Magic Rainbow Compost Bin
We make three standard sizes of the classic compost bin.
The sides are made from 150 x 25 rough sawn macrocarpa which weathers to an inconspicuous colour in your garden. Each strake stacks on top of the one below leaving a 25mm air gap between strakes. The sides are screwed and bolted with all stainless fittings.
The bins are sold broken down and are easily assembled.
Six strakes make a bin approximately 1m high.
Compost bin prices
- Single strake 900 x 900 — $70
- 6 Strakes 900 x 900 — $400
- Single strake 1000 x 1000 — $75
- 6 Strakes 1000 x 1000 — $420
- Single strake 1200 x 1200 — $80
- 6 Strakes 1200 x 1200 — $450
All prices include GST.
Assembly is required but all you need is a 4mm allen key.
If you don’t have one, let us know when you order so we can organise one for you.
Our compost bins can go on any reasonably level area of ground. Place straight on the ground so that the worms can come up into the compost. Each strake is made to sit inside the one below leaving a 25mm gap between the two strakes to encourage air into the compost.
Fill the bin with leaves, grass and vegetable scraps from the kitchen. Large lumps of veges should be cut up first or they will take many many months to compost. Fruit will attract flies and mosquitoes and should be covered, meat will attract mice (or worse) and should be avoided unless you have some experience or wish to gain it. Keep the compost moist, and don’t let it get too cold, this slows down decomposition. If neccesary, place a piece of carpet over the top to act as insulation.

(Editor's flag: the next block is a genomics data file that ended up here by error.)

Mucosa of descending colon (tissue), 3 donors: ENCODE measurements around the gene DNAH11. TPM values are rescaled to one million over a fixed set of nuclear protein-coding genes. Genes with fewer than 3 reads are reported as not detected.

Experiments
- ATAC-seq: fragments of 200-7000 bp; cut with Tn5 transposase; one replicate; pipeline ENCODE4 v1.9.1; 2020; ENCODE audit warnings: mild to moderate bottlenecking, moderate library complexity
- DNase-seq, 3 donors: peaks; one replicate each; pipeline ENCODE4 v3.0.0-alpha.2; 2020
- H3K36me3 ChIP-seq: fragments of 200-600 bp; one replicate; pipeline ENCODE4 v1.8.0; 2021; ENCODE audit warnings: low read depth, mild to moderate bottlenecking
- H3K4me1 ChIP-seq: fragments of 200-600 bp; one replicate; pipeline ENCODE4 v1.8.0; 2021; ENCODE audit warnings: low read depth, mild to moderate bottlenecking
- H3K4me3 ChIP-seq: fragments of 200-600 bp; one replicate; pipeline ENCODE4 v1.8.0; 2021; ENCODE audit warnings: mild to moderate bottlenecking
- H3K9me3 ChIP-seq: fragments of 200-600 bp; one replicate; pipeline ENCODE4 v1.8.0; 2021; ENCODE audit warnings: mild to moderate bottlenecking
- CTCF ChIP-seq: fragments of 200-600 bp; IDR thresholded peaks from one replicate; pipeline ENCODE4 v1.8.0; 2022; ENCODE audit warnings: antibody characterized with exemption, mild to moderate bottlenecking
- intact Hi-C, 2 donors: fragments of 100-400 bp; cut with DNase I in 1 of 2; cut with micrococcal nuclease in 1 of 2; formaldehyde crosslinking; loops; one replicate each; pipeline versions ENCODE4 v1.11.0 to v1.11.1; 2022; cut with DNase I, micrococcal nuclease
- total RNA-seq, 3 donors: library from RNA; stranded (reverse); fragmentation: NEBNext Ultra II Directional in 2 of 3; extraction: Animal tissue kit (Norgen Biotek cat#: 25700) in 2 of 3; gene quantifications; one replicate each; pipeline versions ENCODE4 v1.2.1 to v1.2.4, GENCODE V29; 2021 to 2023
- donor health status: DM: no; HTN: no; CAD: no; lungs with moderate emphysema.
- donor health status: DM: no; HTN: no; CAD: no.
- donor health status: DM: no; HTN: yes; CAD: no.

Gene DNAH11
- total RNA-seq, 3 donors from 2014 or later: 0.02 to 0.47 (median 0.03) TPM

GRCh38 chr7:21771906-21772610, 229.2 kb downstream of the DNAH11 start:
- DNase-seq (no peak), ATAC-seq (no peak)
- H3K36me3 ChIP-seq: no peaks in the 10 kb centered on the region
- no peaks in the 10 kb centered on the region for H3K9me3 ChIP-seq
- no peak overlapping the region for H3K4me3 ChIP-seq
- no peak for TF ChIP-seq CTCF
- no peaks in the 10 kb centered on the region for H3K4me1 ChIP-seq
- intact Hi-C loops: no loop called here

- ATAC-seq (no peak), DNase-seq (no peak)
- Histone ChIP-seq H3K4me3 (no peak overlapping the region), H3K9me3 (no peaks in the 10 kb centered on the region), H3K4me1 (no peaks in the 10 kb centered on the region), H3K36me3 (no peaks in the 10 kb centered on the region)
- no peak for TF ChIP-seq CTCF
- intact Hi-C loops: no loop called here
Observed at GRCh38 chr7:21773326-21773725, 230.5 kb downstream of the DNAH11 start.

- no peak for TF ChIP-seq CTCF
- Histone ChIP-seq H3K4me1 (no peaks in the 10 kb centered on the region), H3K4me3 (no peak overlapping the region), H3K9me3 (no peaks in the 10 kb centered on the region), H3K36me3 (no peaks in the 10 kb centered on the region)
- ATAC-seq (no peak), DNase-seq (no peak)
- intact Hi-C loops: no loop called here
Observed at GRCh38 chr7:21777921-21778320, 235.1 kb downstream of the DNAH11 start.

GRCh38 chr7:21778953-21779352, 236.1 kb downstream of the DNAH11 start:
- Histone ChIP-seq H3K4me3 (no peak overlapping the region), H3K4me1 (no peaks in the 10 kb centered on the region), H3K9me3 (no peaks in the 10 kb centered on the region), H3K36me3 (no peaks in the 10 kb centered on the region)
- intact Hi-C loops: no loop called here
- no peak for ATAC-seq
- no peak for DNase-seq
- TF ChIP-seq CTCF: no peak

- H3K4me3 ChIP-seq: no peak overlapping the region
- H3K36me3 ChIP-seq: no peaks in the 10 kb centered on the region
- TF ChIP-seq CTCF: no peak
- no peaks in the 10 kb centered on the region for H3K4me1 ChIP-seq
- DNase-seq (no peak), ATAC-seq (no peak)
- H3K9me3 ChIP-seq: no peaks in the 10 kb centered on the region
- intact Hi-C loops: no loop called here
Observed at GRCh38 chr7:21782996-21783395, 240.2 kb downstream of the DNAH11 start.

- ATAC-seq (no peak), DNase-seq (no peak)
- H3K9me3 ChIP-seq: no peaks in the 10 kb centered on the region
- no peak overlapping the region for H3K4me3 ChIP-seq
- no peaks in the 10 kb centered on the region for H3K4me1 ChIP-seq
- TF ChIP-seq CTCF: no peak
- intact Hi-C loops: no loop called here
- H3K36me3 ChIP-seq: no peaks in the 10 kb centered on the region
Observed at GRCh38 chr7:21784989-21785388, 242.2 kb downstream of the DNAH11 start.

After two months, gently turn the compost over. If there is room, the easiest way to do this is by starting a new pile next to where the bin is. Take the top strake off the bin and place on the ground where the new pile will start. Gently fork the top layer from the old pile into the new pile (trying not to kill the worms!) Lift the strakes from the old pile to the new pile as you transfer the compost over.
Leave the pile for another two months to finish composting, then sprinkle over the garden without digging it in. Or, continue adding to the pile for another two months, then turn again, but take the composted stuff from the bottom and sprinkle on the garden.
There are plenty of variations, some people turn their compost every week, and it’s ready to put on the garden in a month. Some never turn it but leave for a year then fork it over the garden.
But whatever you do, you’re doing the right thing by feeding all the nutrients in that waste back into the garden, rather than sending it to the tip or down the waste disposer.
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